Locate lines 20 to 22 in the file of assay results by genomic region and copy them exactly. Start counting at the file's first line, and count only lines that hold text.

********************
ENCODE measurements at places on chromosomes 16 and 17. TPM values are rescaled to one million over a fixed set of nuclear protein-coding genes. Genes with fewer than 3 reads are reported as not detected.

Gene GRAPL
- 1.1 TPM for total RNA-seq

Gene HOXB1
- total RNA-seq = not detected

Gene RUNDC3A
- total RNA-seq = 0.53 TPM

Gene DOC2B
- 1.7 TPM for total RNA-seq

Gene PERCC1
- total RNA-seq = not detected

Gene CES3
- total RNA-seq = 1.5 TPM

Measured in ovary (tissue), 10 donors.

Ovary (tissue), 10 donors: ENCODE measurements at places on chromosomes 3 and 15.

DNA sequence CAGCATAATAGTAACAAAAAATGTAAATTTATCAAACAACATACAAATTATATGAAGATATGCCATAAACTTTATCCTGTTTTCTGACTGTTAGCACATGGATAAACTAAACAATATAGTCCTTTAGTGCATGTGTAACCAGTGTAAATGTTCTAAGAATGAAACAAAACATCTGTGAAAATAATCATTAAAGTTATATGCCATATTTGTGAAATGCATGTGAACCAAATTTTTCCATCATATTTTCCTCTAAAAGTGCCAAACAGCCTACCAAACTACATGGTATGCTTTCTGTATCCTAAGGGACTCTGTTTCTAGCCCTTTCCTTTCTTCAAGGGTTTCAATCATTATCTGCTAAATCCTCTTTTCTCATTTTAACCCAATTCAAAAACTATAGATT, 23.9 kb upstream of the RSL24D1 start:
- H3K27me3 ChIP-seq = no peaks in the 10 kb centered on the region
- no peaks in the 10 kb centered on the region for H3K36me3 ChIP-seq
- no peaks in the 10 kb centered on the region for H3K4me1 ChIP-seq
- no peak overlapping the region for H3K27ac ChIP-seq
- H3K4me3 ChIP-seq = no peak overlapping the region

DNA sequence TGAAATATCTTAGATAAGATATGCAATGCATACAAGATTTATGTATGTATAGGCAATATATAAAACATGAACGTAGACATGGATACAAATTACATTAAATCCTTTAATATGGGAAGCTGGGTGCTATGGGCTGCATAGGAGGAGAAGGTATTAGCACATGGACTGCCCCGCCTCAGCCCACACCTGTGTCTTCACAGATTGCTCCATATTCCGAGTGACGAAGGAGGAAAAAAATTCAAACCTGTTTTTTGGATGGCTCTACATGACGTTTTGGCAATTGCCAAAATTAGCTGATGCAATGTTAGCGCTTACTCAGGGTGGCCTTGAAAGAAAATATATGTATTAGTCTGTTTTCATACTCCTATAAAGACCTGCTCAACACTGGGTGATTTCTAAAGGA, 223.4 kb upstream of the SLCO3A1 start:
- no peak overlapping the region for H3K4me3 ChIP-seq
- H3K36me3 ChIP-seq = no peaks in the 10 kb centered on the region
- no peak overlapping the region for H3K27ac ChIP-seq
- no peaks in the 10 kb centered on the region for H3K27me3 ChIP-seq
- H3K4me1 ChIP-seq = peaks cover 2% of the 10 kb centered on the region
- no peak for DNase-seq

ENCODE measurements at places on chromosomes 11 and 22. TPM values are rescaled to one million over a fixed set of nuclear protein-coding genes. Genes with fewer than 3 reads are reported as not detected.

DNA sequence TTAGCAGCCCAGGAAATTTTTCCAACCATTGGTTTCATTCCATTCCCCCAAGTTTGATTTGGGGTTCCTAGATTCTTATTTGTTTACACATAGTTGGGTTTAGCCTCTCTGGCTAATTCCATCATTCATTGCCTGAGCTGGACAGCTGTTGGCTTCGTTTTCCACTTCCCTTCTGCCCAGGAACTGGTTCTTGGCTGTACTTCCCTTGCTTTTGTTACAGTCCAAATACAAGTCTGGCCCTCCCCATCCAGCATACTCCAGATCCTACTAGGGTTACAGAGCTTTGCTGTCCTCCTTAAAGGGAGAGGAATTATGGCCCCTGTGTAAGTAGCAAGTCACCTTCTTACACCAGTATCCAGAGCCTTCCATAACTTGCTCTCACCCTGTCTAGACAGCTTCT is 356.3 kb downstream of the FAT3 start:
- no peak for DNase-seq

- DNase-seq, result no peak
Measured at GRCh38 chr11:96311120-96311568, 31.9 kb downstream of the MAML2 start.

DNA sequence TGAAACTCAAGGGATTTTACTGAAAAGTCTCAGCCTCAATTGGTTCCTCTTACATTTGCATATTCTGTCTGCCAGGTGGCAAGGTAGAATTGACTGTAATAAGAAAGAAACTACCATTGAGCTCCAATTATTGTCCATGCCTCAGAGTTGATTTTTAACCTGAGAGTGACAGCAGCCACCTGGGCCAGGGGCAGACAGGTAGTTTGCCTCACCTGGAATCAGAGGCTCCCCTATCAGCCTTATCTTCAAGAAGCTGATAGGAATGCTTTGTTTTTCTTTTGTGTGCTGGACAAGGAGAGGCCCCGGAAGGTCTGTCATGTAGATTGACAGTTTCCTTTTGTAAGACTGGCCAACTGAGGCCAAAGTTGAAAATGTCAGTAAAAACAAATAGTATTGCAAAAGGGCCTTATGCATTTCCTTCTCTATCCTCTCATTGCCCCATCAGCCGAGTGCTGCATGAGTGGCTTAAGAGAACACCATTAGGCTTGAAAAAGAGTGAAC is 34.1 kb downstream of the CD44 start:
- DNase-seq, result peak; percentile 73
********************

- no peak overlapping the region for H3K27ac ChIP-seq
- H3K4me3 ChIP-seq = no peak overlapping the region

DNA sequence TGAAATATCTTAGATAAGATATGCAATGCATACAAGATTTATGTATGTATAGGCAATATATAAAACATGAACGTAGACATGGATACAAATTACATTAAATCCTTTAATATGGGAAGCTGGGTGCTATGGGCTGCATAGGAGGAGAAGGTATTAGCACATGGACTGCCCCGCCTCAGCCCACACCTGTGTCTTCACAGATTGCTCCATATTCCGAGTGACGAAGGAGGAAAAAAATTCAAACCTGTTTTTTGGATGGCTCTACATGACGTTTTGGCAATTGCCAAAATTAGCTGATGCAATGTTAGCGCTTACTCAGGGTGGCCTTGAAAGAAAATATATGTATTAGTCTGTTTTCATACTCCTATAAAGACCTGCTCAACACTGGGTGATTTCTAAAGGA, 223.4 kb upstream of the SLCO3A1 start: